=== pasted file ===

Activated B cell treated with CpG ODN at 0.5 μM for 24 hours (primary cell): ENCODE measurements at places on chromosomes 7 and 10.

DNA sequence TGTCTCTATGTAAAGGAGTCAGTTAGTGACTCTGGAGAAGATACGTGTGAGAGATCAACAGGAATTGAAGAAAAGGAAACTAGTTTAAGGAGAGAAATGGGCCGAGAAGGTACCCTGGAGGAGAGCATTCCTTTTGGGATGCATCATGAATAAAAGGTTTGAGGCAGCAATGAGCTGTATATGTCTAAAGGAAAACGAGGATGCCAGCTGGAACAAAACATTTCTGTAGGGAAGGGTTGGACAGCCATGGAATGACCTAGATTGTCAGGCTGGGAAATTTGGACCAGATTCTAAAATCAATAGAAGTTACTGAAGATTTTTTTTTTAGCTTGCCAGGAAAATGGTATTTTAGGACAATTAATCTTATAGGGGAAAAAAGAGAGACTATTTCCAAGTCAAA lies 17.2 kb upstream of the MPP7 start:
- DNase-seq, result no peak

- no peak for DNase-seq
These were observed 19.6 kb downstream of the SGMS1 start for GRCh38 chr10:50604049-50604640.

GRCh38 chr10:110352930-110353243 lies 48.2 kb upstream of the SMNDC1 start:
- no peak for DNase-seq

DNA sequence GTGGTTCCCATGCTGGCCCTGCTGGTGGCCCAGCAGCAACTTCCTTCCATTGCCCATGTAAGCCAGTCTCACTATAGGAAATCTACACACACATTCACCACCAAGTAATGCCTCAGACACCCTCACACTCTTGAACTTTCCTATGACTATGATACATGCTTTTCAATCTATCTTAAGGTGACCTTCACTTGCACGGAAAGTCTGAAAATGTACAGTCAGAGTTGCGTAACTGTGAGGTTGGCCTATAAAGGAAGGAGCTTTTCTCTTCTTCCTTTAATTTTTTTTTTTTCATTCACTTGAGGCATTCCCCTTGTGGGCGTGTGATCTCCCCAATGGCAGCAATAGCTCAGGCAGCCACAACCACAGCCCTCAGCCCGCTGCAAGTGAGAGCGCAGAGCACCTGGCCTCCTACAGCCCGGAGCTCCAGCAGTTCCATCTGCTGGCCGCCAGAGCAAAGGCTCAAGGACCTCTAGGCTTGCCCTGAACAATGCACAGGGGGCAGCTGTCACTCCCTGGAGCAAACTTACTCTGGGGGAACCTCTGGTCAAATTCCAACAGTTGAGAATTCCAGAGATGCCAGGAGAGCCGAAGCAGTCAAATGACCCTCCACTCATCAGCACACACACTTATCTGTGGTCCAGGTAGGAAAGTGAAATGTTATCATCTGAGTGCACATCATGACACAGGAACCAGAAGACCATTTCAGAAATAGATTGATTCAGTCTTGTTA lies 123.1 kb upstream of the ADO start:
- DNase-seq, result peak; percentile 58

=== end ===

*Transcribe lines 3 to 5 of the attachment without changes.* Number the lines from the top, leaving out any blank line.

- DNase-seq, result no peak

- no peak for DNase-seq
These were observed 19.6 kb downstream of the SGMS1 start for GRCh38 chr10:50604049-50604640.